On Friday, the South African Steve Biko Academic Hospital Complex published a study on records of 466 patients from the current wave and 3,976 from previous bouts of infection. The study showed that just 4.5% of patients with Covid-19 died during their hospital stay in the current wave compared with an average of 21% in earlier waves. Fewer people were admitted to intensive-care units (admissions to intensive-care units dropped to 1% of patients from 4.3%), and hospital stays were significantly shorter (hospital stays averaged 4 days compared with 8.8 in previous waves). The rate of admissions climbed rapidly but began to decline within 33 days of the first analyzed, the study said.
Hawkish FOMC minutes
The Fed is absolutely expecting to end Quantitative Easing in March with the first federal funds rate hike potentially right after. Current fed fund futures market pricing is indicating about a 2-to-1 chance of the first hike coming in March, according to the CME’s FedWatch Tool. Traders figure the next increase would come in June or July, followed by a third move in November or December. Some participants also noted that it could be appropriate to begin to reduce the size of the Federal Reserve's balance sheet relatively soon after beginning to raise the federal funds rate and at a faster pace compared to Oct. 2017. During that 2017-19 reduction, the Fed allowed a capped level of proceeds from the bonds it holds roll off each month while reinvesting the rest. The central bank started by allowing $10bn of Treasuries and mortgage-backed securities each quarter to roll off, increasing by that much each period until the caps reached $50bn. The program was intended to get the balance sheet down considerably but was short-circuited by global economic weakness in 2019, followed by the pandemic crisis in 2020. In all, the reduction amount to only about $600bn. The current size is $8.5trn.
The US economy added 199k jobs in December according to the Establishment survey, compared to an expected increase of +450k. The number was also well below the ADP jobs report which came in at +807k vs. +410k expectations and vs.+505k in Nov. Employment in leisure and hospitality continued to trend up in December (+53k). According to the Household survey, the number of unemployed dropped by 483k in Dec. and the unemployment rate slumped to 3.9% (vs. analysts’ consensus of 4.1% and down from 4.2% in Nov.). The participation rate came in at 61.9%, in line with expectations (Nov. participation rate was revised higher to 61.9%). Wage growth was very strong at +4.7% y-o-y (vs. consensus of +4.2%), and Nov. was revised up (from +4.8% to +5.1%). As a recap, during 2021 job growth averaged 537k per month. Employment increased by 18.8m since April 2020 but is down by 3.6m, or 2.3%, from its level before the onset of the pandemic in February 2020.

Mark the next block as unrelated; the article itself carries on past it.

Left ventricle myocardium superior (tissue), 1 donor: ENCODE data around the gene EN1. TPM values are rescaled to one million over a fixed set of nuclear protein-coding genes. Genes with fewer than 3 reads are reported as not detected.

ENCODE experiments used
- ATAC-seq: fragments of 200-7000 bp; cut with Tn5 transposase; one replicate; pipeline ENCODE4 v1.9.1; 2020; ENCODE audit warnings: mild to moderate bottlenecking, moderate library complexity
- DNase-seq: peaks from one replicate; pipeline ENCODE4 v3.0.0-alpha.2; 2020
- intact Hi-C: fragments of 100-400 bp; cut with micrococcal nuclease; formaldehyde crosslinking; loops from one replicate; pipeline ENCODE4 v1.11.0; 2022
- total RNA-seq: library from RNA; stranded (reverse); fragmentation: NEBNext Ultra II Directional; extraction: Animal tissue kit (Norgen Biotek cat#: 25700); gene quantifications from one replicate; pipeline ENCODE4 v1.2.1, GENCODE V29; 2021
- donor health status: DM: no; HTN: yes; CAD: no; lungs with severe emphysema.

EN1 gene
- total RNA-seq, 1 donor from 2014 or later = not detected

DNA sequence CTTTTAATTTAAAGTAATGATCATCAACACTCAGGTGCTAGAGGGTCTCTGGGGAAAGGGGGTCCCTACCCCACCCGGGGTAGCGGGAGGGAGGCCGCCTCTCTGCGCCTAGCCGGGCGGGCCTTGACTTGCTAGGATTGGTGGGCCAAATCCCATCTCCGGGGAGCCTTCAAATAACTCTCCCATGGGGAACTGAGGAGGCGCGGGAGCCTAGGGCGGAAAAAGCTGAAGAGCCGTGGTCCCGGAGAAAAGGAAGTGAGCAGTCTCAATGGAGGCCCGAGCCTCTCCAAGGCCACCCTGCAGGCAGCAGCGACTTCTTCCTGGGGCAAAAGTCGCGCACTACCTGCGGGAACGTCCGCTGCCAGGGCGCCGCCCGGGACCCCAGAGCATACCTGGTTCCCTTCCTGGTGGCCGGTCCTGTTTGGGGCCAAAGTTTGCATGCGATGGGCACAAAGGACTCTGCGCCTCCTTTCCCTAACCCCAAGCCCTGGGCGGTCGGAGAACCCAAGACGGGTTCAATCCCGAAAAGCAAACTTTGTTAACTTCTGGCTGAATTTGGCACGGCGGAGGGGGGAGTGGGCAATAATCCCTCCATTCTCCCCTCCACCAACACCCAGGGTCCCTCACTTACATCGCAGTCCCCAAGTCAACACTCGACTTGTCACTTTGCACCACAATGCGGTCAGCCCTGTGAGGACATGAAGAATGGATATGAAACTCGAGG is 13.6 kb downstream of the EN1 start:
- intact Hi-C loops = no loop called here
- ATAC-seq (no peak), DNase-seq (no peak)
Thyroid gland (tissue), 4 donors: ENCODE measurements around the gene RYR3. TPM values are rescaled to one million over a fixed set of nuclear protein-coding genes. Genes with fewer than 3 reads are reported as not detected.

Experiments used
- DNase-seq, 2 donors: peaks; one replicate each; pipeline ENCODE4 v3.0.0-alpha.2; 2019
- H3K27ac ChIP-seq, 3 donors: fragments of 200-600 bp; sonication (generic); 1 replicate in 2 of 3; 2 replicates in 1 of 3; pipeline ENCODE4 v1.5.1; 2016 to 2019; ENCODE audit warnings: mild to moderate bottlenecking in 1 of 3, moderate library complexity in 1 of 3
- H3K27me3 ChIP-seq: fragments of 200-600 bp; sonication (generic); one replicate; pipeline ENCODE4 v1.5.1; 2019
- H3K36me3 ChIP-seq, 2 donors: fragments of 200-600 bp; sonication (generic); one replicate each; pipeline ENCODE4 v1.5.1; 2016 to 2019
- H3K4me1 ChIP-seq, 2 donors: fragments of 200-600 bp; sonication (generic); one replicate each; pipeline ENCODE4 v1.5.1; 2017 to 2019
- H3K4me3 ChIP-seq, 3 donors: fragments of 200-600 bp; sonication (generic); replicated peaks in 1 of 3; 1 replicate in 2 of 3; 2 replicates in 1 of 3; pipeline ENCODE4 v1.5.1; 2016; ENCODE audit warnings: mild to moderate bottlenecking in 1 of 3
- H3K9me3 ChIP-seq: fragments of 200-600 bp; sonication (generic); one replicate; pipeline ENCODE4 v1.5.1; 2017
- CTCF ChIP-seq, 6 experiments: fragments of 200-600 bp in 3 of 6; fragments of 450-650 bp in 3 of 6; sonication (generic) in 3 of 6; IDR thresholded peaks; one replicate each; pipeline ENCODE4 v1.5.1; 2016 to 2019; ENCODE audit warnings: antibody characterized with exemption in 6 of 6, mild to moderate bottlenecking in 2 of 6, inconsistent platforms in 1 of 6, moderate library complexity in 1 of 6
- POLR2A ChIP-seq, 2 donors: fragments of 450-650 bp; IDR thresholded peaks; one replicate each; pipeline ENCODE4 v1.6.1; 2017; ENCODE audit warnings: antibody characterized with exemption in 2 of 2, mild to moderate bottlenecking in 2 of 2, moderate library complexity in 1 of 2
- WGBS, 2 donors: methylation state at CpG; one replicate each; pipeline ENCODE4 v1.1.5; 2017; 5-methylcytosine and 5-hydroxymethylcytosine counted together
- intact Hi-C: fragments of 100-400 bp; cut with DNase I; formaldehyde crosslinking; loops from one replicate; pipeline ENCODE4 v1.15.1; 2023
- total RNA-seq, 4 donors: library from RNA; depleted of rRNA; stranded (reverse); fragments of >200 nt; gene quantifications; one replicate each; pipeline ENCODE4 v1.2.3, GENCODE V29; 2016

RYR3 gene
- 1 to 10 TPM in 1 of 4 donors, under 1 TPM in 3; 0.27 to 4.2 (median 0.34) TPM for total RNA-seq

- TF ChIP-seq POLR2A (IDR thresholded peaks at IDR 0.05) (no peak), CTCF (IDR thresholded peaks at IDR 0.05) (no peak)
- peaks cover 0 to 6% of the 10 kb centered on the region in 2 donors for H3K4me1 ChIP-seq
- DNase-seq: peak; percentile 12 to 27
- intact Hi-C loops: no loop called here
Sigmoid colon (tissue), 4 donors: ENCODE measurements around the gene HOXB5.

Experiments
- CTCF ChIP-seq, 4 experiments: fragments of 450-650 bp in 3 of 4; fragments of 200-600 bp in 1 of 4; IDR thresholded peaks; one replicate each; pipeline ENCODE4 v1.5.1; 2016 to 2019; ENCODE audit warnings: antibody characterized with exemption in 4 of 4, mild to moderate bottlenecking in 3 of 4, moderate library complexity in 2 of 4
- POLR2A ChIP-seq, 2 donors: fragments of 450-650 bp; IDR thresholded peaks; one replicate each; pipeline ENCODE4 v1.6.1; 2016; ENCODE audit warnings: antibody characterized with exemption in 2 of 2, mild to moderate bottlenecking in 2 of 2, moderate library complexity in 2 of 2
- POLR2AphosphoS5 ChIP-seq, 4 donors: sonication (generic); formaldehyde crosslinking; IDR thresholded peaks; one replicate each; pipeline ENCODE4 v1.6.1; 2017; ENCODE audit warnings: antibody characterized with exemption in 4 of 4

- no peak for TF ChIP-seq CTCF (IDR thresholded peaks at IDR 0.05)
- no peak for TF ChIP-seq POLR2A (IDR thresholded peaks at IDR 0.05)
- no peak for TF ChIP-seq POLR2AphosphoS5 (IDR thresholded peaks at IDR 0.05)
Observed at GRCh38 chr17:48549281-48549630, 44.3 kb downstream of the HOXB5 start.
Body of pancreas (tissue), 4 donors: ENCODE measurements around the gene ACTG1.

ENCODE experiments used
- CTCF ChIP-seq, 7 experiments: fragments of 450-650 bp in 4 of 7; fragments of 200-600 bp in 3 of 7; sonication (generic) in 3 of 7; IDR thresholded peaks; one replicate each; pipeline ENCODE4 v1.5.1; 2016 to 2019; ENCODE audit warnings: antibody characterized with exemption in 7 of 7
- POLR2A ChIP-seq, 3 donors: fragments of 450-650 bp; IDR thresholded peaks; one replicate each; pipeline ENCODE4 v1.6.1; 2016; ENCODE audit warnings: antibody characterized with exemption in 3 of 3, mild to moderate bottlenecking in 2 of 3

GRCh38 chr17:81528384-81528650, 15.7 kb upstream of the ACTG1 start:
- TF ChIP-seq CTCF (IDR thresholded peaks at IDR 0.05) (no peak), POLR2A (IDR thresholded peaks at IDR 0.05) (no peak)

Dec. Markit US Composite PMI came in at 57.0 ahead of Nov. reading at 56.9. Markit Services PMI was just ahead of expectations at 57.5. Notably, the Dec. ISM Manufacturing PMI fell to 58.7, the lowest level since January 2021, from 61.1 in Nov. While softer, underlying components were healthy. Delivery times and prices paid for materials were still elevated but both fell to their lowest levels in more than a year. The ISM employment gauge rose to an eight-month high, and the new orders index eased just slightly to a healthy 60.4. In the Euro zone, Dec. IHS Markit Composite PMI sank to 53.3 from 55.4 in Nov., its lowest since March. The Services PMI dropped to an eight-month low of 53.1 from Nov. 55.9 with the employment index falling to 53.6 from 55.4 as services firms increased headcount at the slowest pace since May. On the contrary, the Manufacturing PMI stayed resilient at 58.0 with some price pressures receding thanks to easing supply chain bottlenecks.
Inflation in Europe
Inflation in the Euro zone rose to 5% in Dec. from 4.9% in Nov., a record high for the currency bloc and well ahead of analysts' expectation for 4.7%. The main driver continues to be energy prices up 26% y-o-y. However, inflation excluding food and fuel prices, rose to 2.7% in Dec. from 2.6%, while a narrower measure that also excludes alcohol and tobacco products held steady at 2.6%. Both figures were just above expectations and ECB’s 2% inflation target.